“Don Ottenhoff identified two virtues that cross religious traditions and are sorely needed in the public realm today: participation or solidarity across traditions in the face of common challenges, and prudence or practical wisdom.”
On Monday morning, the Fellows heard from a final community presenter, Tim Welsh, Vice President of Consumer Banking at US BANK. Tim not only shared his personal vocational narrative, but also spoke at length about the work of The Itasca Project, which is one of many community initiatives to which he devotes time and leadership.
Hearing about this highly regarded, nationally recognized Minnesota effort to harness the local business and non-profit community in behalf of vital civic needs was a fitting way to bring the two-year program to a close. Tim noted that the current emphasis of The Itasca Project is to build on the early childhood program that an earlier presenter, Dr. Art Rolnick, had explored with the Fellows. Working with the pioneering Northside Achievement Zone, Tim highlighted the profound impact that attention and intervention at an early age can have, both for participating children and their families, as well as for the community at large.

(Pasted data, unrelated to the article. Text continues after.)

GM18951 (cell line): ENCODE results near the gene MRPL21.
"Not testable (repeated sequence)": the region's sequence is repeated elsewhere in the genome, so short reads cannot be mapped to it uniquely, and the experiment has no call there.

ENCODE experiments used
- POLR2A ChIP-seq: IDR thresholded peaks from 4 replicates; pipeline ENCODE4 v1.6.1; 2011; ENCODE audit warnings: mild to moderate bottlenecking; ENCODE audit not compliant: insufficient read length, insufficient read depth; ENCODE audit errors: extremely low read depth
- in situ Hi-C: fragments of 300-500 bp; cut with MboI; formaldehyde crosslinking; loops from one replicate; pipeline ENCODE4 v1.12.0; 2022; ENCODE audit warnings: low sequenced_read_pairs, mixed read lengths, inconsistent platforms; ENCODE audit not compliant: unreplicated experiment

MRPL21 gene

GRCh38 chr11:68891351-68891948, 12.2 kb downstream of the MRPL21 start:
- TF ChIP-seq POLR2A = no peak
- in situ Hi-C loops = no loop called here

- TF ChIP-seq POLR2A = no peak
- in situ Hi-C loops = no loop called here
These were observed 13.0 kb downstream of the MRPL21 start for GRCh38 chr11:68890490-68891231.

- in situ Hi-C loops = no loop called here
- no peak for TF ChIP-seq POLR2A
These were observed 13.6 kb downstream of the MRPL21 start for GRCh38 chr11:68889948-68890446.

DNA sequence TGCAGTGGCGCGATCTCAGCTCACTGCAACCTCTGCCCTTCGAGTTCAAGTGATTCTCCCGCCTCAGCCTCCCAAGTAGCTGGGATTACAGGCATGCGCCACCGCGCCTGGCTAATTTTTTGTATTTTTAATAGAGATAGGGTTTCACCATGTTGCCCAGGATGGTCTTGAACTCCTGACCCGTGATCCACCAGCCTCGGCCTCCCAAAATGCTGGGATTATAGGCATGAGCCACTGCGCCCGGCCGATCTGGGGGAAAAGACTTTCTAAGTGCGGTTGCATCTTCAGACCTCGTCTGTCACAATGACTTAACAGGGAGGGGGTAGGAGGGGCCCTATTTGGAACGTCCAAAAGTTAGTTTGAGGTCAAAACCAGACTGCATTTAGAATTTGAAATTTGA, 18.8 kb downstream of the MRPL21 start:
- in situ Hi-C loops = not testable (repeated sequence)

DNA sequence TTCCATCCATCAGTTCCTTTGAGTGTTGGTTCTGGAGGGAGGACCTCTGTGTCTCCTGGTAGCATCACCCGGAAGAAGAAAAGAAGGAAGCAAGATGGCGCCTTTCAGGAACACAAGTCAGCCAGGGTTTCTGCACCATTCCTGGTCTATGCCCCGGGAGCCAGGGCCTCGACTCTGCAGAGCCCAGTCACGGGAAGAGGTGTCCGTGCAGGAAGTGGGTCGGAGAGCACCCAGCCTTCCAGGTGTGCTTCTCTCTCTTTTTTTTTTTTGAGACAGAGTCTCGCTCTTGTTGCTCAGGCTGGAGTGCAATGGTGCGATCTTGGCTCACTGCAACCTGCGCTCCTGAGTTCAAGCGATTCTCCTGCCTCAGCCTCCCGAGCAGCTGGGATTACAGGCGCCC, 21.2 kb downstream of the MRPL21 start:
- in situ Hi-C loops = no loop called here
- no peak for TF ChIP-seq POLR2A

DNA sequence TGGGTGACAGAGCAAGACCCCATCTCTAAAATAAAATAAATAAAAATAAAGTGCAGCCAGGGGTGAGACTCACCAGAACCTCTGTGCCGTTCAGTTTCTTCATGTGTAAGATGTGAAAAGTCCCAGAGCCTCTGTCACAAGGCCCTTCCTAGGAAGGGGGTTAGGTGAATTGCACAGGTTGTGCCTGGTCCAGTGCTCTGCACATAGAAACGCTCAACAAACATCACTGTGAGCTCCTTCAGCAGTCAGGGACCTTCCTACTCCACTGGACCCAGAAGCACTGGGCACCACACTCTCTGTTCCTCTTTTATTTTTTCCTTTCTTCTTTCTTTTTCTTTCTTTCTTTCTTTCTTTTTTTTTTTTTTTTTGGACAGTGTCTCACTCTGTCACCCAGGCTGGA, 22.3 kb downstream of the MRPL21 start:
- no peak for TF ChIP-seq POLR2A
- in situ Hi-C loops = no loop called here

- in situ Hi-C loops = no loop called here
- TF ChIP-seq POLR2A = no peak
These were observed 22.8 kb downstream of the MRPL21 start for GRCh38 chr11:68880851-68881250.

The rest of Monday’s sessions were given over to both oral and written evaluation, concluding with a closing ceremony. From their respective traditions, Fellows brought a blessing, object, or prayer as a way of commissioning their colleagues. They received sock puppets, a Hebrew blessing, a scroll inscribed with Buddhist koans, and a ceramic bird reminding Fellows to “consider the birds of the air.” The ceremony ended with promises to keep in touch, keep the faiths, and “be of good courage.”
From their respective traditions, Fellows brought a blessing, object, or prayer as a way of commissioning their colleagues.
Over these past two years, this cohort of exceptionally talented and vigorous young religious leaders has committed itself to learning from, and being challenged by, an outstanding range of community leaders. As the program concludes, the cohort’s leaders expressed confidence that the Fellows’ individual civic engagement projects, and their two-year involvement with each other, promise to enhance inter-religious relationships. Together, they will strive to shape stronger, more empowered communities committed to the common good.
* This report was co-authored by Barry Cytron and Marty Stortz